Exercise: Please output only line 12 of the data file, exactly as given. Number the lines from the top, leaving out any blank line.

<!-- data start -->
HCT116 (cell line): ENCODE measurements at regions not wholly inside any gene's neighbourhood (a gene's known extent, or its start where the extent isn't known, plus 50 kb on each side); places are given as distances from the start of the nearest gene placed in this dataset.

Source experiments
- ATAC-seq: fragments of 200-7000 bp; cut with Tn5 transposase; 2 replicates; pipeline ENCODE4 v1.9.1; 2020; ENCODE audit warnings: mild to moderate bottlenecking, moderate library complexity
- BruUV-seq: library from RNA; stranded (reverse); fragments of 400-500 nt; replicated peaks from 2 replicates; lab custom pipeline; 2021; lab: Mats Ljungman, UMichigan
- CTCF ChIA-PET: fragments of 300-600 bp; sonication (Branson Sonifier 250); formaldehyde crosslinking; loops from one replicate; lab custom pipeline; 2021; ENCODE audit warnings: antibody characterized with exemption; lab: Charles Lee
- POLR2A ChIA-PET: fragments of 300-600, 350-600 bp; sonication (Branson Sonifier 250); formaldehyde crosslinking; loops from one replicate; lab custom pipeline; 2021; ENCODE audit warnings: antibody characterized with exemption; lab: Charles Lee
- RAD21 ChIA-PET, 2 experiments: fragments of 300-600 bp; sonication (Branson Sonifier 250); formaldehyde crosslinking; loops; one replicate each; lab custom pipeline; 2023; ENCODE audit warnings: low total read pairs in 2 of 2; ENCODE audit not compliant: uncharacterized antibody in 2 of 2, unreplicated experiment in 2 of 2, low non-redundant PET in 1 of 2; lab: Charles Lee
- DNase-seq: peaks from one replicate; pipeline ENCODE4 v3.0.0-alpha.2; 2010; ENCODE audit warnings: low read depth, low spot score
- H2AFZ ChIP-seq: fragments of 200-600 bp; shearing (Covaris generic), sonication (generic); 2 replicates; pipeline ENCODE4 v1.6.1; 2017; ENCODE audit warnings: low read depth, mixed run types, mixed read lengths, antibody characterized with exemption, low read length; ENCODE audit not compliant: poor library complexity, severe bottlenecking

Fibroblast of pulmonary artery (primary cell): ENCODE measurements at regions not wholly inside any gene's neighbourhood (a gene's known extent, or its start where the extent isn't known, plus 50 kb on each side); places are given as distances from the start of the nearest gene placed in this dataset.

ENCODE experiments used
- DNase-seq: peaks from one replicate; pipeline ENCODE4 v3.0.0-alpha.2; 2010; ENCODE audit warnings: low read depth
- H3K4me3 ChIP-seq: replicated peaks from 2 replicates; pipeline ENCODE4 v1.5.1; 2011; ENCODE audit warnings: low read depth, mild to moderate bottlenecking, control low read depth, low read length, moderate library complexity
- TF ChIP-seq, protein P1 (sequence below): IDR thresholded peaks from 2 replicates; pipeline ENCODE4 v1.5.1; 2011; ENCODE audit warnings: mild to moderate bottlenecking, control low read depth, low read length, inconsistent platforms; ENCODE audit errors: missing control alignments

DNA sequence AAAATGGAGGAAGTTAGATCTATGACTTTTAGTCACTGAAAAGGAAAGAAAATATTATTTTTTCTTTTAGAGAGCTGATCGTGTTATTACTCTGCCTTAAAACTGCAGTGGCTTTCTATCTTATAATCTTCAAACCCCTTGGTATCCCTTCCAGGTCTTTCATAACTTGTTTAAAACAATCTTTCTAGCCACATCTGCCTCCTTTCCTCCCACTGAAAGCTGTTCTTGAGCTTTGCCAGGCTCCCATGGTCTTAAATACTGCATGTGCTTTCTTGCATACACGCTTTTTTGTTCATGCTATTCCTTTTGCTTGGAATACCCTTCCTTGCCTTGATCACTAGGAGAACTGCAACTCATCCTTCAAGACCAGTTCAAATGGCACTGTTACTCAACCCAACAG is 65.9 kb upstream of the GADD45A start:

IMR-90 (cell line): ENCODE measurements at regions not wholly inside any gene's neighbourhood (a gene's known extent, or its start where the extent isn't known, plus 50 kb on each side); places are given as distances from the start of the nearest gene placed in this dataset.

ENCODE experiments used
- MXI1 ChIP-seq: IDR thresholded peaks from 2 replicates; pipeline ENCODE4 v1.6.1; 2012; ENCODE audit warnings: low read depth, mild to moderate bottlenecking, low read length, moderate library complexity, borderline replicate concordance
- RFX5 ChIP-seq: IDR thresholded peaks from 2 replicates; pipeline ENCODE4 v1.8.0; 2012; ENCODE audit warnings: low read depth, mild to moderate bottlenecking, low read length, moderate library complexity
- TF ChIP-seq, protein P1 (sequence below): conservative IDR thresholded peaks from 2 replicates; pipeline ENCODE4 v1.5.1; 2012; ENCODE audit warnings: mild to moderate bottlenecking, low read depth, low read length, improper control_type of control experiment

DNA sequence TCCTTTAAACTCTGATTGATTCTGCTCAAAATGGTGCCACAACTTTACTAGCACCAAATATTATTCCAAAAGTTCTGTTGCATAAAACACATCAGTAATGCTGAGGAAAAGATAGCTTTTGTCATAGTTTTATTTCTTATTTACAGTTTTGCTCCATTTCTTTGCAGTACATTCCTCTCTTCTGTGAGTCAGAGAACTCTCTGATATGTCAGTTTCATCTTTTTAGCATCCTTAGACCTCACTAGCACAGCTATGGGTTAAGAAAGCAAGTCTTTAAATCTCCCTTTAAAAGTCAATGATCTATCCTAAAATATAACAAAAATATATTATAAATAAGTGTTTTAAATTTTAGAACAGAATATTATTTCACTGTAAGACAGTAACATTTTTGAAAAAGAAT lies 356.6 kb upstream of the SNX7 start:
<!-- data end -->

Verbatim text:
- DNase-seq: peaks from one replicate; pipeline ENCODE4 v3.0.0-alpha.2; 2010; ENCODE audit warnings: low read depth